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Boring Office Buildings

Well, they already are boring, but...
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Tunnel borers have a sad fate. After being built, at considerable expense, they are generally allowed to fall into disrepair after one or (if they're lucky) two jobs. Meanwhile, nearby strip mines are leaving huge vertical cliffs in mountains, going unused by both beast and man.

To save these giants of the engineering world, bore a few offices!

Digging straight into the rock, a tunnel can be bored. After spraying the walls with any convenient plastic (to prevent water leechage), you simply slide in the building you want, one section at a time. The building would be square, yes, but the outsides of the building would be useful for holding wiring, plumbing, and as air exchange for those down the tunnel. (In fact, it might be necessary; underground facilities, despite the stereotype of cold dark and damp dungeons, are usually TOO good at retaining heat.)

The result would look like a square in a circle. The human-habited spaces would be on the inside of the square; the facilities would be on the outside of the square, but within the circle.

No special cost need be spent on supports, because the building is sitting on the ground. No cost is spent on making the building look good from the outside (except for the outdoor-indoor interface), because what other office buildings have walls made of granite ten meters thick?

The world's largest extant tunnel borers can dig a tunnel large enough to hold a building 3.9 meters square -- a two-story office building with a hallway to one side that can extend as far back into the rock (100m, 200m, more) as you can afford. A tunnel borer of 100m diameter, described as "no special feat" (except for cost) by an engineer friend, could hold a square of 7.97m square within the tube -- that's 3 stories with a central hallway on each side, and two rooms 3.25m wide on each side.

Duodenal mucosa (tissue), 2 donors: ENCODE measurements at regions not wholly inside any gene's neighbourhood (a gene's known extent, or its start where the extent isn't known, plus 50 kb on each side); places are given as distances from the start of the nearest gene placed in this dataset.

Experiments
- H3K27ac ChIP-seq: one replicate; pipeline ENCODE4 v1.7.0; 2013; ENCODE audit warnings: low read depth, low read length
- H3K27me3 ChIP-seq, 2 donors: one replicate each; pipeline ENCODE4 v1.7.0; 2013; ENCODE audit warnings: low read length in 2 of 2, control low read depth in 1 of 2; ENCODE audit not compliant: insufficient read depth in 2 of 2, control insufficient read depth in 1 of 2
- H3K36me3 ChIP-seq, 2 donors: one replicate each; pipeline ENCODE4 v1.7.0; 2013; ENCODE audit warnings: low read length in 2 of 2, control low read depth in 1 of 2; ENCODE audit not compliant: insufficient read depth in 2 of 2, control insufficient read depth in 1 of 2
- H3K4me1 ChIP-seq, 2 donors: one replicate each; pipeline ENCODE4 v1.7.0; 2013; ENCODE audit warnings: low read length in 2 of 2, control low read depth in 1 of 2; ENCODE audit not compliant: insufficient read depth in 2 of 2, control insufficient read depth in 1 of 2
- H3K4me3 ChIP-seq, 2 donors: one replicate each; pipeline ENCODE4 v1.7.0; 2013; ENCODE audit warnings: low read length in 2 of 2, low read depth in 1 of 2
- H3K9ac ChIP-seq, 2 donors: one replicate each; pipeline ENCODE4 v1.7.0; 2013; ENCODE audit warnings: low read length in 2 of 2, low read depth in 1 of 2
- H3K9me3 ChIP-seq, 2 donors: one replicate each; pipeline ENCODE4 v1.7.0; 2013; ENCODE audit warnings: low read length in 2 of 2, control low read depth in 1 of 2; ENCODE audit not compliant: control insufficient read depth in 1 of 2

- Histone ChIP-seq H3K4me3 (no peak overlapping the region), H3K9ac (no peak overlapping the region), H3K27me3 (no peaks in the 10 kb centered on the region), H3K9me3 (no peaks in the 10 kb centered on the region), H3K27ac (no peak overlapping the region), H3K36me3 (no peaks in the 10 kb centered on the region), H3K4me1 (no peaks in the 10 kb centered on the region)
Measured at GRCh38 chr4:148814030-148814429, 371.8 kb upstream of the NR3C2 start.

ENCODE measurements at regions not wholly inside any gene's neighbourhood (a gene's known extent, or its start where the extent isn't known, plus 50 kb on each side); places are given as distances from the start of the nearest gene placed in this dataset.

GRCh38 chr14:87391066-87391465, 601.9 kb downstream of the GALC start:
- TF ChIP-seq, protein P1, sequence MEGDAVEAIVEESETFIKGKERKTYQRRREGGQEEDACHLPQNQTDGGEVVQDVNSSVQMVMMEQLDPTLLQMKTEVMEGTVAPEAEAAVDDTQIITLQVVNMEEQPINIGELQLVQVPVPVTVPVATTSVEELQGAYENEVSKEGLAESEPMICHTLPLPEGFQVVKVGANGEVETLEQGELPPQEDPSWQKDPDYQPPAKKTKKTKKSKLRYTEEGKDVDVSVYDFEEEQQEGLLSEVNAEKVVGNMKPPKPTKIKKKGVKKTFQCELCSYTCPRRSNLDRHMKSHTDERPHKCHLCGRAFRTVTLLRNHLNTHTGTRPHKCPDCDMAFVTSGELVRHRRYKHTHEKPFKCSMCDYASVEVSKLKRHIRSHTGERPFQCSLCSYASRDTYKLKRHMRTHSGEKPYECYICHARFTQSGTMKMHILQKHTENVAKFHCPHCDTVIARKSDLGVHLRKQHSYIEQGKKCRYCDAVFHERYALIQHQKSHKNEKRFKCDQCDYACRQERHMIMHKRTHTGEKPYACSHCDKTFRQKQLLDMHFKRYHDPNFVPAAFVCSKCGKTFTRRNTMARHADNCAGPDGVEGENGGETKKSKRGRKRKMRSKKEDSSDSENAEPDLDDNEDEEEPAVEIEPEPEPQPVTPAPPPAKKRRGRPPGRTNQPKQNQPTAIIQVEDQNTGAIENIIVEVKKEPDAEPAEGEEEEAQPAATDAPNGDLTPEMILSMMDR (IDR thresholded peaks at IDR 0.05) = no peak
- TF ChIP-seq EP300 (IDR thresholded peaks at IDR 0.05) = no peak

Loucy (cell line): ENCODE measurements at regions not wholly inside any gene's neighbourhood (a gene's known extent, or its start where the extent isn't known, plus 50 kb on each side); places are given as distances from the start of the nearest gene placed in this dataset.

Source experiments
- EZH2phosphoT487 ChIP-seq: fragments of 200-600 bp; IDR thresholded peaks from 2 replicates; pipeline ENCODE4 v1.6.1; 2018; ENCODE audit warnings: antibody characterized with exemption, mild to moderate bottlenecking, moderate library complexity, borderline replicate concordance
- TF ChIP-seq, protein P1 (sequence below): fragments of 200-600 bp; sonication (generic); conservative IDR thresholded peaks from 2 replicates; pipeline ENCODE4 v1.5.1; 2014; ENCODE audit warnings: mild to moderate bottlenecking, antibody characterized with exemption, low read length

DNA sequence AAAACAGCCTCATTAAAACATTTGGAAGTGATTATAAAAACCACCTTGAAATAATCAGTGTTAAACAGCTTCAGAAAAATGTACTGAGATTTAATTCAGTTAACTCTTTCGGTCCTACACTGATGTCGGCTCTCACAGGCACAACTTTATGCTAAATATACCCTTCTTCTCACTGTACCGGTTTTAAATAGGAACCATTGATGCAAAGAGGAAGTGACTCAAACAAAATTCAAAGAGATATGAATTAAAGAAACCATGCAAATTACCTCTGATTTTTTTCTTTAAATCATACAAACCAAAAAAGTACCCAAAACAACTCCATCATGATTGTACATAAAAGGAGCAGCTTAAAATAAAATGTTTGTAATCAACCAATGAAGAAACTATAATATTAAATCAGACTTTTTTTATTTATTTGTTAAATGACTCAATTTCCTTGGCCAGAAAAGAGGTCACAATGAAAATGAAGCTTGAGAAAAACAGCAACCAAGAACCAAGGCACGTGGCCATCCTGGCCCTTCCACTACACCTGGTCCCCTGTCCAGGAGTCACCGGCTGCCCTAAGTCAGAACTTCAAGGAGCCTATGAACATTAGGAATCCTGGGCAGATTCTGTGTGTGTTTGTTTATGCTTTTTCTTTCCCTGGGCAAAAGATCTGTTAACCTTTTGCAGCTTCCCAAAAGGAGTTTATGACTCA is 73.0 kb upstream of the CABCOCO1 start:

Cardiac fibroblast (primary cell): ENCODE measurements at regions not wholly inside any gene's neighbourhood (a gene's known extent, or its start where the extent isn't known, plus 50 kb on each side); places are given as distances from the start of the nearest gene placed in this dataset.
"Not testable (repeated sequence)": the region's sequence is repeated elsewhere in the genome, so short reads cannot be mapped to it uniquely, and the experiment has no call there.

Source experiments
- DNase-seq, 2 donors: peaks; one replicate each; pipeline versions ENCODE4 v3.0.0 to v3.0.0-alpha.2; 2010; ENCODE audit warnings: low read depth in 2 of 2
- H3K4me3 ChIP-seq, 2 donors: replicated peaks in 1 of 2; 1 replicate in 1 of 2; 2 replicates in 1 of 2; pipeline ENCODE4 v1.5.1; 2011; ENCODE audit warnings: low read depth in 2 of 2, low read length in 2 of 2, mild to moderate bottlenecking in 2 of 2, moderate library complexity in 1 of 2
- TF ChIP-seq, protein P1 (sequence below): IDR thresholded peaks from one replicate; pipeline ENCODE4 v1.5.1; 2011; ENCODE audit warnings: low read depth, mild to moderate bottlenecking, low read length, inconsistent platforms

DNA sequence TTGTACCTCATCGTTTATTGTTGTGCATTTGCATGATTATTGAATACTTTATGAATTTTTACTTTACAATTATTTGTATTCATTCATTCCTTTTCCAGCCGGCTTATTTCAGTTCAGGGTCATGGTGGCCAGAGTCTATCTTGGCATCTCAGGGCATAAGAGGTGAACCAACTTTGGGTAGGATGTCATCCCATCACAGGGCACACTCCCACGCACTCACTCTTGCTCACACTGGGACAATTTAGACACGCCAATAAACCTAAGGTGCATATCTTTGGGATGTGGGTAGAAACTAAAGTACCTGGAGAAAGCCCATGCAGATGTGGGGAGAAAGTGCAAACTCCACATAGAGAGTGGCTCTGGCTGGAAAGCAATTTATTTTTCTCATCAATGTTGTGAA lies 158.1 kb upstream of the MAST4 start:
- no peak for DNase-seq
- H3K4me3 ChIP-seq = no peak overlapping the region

There are only two limits to the depth of these 'boring buildings.' One, the structure of the mountain; the buildings should be no closer than (perhaps, I haven't done the math) 10 meters, to ensure the moutain doesn't collapse on the buildings. Two, there would have to be a mechanism for circulating air, and although the open spaces in the tube would be useful, they would still have to be aided.

The results? Those ugly strip mines are turned into 'office hives', with hundreds (or thousands) of square meters of habitable space reclaimed from what is traditionally considered space. Besides, landscaped offices right in the middle of forest or mountain range look a far sight better.

Almafeta, Oct 03 2006

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       I'm guessing those tunnel boring machines aren't reused because a) they're too expensive to transport; b) they're pretty broken down after one use.   

       While I kinda like the idea of honeycombing a mountainside, isn't this just another variation on the old "go live [work] in caves"? And in any case, UnaBubba just did this, without the boring.
DrCurry, Oct 03 2006
  

       Is this "Engineer friend" of yours really an engineer? 100m diameter sounds like a pretty bloody "special feat" to me. Seriously.   

       ......reading your text carefully reveals you probably meant 10m diameter. Much better. I don't design TBM's but 10m sounds ok.   

       Oh, go read some literature about the structure of an underground mine. Whilst I could readily see the structures being re-used constructively, I don't know of any with a structure conducive to your proposition.
Custardguts, Oct 03 2006
  
      
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